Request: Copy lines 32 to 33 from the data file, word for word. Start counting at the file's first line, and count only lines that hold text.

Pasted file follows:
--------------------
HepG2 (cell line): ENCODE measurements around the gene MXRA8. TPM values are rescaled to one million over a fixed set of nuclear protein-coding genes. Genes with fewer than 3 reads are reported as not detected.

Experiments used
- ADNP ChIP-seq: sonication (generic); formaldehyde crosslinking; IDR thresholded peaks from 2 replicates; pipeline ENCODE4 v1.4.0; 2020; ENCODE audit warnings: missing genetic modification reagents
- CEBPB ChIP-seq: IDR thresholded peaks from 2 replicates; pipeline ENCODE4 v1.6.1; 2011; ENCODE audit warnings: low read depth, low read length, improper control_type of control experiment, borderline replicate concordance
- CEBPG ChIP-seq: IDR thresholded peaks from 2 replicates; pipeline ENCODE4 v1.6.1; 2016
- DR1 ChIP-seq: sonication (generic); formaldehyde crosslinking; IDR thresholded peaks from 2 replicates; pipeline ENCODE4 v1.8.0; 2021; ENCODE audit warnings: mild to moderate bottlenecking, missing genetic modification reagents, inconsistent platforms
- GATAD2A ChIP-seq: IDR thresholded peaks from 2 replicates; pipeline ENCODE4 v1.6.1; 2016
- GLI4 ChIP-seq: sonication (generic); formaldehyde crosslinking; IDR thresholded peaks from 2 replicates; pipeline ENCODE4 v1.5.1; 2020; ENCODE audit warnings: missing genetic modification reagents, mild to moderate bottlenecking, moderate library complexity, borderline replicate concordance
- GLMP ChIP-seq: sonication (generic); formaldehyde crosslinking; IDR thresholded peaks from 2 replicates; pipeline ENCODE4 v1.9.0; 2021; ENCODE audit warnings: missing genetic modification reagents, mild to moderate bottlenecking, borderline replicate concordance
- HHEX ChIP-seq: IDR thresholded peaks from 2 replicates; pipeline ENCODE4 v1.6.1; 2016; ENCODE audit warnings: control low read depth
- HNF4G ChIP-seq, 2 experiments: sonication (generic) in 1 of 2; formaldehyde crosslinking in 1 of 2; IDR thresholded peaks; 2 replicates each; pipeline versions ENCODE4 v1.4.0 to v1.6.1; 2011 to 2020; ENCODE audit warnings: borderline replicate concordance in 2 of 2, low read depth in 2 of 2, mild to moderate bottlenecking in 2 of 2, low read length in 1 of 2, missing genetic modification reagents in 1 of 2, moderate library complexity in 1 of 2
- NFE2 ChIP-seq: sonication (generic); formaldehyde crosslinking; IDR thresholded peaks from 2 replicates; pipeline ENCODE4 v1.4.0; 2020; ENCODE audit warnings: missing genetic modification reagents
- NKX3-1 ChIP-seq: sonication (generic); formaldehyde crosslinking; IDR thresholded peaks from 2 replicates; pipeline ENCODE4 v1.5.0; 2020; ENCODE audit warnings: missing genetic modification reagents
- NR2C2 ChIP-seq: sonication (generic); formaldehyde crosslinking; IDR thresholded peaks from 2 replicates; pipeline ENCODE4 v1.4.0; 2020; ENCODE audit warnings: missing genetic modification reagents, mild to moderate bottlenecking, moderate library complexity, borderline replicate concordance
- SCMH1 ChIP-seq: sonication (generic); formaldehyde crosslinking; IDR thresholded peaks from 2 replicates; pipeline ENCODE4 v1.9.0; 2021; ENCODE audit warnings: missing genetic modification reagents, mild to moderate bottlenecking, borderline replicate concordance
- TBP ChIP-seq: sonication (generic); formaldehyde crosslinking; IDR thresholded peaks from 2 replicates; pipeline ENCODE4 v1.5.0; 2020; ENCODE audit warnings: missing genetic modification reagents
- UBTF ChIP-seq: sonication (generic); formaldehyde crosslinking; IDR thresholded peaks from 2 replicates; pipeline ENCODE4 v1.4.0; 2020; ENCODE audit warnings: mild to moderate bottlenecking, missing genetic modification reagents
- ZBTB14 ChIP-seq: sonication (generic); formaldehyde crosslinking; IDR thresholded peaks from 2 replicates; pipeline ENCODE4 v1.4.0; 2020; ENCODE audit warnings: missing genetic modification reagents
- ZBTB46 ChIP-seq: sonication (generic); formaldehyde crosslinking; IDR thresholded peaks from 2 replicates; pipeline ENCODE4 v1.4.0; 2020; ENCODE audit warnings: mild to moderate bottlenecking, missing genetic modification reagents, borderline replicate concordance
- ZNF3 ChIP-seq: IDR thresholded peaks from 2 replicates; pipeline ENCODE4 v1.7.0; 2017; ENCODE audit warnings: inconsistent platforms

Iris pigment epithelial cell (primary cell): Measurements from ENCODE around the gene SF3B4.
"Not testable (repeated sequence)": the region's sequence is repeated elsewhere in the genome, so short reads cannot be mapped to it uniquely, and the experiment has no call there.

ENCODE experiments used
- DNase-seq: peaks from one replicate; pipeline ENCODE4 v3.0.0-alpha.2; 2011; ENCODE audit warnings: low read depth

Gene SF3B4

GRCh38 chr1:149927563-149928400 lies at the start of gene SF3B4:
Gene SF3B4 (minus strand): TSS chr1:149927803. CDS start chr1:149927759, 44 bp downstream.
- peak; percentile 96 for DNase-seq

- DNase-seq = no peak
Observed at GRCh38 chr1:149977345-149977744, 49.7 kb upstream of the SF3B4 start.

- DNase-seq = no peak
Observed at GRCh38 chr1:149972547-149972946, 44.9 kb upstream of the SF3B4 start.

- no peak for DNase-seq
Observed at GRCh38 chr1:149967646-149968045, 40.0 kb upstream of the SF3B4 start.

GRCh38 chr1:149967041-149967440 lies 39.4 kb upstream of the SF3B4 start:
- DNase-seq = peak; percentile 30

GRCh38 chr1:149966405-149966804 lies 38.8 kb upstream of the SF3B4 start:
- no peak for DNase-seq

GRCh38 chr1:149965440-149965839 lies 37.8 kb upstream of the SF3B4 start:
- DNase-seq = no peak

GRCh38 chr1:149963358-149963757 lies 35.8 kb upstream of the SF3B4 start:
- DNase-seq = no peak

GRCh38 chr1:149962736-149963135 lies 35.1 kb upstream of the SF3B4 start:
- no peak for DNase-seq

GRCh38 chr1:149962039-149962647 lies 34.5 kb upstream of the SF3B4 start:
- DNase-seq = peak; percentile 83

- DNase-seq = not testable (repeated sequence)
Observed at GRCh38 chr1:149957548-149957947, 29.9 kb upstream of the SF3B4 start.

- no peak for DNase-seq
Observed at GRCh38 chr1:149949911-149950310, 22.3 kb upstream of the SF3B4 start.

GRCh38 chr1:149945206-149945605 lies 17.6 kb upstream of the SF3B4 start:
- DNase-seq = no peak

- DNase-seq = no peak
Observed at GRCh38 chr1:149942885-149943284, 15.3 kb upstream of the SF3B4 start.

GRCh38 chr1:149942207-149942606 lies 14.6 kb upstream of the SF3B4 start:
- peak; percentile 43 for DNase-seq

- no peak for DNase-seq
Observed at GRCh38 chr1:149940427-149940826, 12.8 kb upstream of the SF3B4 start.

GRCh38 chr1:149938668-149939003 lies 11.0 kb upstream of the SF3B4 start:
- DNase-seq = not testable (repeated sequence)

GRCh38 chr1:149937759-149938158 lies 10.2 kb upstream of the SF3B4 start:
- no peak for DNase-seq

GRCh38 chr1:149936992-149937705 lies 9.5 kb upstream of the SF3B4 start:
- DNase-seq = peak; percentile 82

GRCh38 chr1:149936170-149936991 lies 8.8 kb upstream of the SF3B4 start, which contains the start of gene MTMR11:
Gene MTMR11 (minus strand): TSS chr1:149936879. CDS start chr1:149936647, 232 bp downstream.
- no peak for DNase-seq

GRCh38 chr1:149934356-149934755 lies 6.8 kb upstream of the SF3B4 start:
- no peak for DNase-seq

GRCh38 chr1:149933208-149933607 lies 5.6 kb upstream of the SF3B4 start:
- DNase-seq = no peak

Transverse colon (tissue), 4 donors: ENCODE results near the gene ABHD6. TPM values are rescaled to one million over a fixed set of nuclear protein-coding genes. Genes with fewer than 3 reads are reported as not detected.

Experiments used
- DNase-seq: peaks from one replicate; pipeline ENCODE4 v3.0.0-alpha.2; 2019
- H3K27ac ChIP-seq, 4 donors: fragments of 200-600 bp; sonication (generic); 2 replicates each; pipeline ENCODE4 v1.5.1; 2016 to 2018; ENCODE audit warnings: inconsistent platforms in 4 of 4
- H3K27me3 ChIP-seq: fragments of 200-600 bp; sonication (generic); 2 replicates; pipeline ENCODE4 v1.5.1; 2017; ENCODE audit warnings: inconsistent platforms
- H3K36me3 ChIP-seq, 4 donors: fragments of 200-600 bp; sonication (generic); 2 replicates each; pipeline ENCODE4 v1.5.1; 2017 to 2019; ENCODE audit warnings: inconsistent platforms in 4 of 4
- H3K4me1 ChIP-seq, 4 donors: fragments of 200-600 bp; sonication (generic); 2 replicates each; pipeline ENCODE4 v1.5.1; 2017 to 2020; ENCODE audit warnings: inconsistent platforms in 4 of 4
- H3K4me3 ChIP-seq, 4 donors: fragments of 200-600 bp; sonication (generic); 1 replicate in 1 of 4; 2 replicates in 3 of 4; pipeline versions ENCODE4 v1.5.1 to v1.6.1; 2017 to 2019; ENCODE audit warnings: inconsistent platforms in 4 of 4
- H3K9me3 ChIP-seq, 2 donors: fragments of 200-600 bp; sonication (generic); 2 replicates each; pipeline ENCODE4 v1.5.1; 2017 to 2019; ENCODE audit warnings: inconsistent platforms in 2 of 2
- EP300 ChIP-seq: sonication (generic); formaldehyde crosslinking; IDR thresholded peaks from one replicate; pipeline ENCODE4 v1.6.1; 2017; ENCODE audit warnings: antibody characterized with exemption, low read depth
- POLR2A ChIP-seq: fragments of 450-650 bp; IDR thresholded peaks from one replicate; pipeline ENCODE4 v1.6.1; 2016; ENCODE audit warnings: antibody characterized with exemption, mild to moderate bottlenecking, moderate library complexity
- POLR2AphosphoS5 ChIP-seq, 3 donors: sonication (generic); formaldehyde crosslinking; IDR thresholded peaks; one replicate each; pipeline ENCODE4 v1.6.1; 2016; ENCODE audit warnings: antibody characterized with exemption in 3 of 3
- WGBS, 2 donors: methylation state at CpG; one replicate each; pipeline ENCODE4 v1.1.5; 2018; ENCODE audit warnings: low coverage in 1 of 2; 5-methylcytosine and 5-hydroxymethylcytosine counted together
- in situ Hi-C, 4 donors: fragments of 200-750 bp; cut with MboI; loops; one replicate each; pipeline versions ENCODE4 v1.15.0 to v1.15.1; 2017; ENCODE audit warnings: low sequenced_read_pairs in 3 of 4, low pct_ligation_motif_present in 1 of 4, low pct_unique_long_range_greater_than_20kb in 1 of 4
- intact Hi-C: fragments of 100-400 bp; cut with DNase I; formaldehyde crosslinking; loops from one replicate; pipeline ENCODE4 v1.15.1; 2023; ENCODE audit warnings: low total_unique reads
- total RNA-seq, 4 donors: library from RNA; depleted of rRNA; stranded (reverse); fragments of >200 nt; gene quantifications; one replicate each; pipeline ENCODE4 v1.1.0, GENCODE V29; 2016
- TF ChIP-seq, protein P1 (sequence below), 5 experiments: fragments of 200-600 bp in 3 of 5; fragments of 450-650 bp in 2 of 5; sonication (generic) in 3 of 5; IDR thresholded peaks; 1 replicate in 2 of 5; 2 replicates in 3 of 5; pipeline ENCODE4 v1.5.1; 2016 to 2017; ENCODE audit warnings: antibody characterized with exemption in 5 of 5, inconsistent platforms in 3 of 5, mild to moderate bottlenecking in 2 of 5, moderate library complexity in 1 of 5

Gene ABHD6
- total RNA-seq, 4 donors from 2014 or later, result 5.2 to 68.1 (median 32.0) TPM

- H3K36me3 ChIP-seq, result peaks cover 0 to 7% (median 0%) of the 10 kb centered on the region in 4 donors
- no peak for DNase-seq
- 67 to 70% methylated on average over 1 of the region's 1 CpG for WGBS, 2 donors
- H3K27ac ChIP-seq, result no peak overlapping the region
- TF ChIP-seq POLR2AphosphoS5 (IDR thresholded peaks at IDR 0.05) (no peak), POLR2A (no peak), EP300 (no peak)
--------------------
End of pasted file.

Observed at GRCh38 chr1:149972547-149972946, 44.9 kb upstream of the SF3B4 start.

- no peak for DNase-seq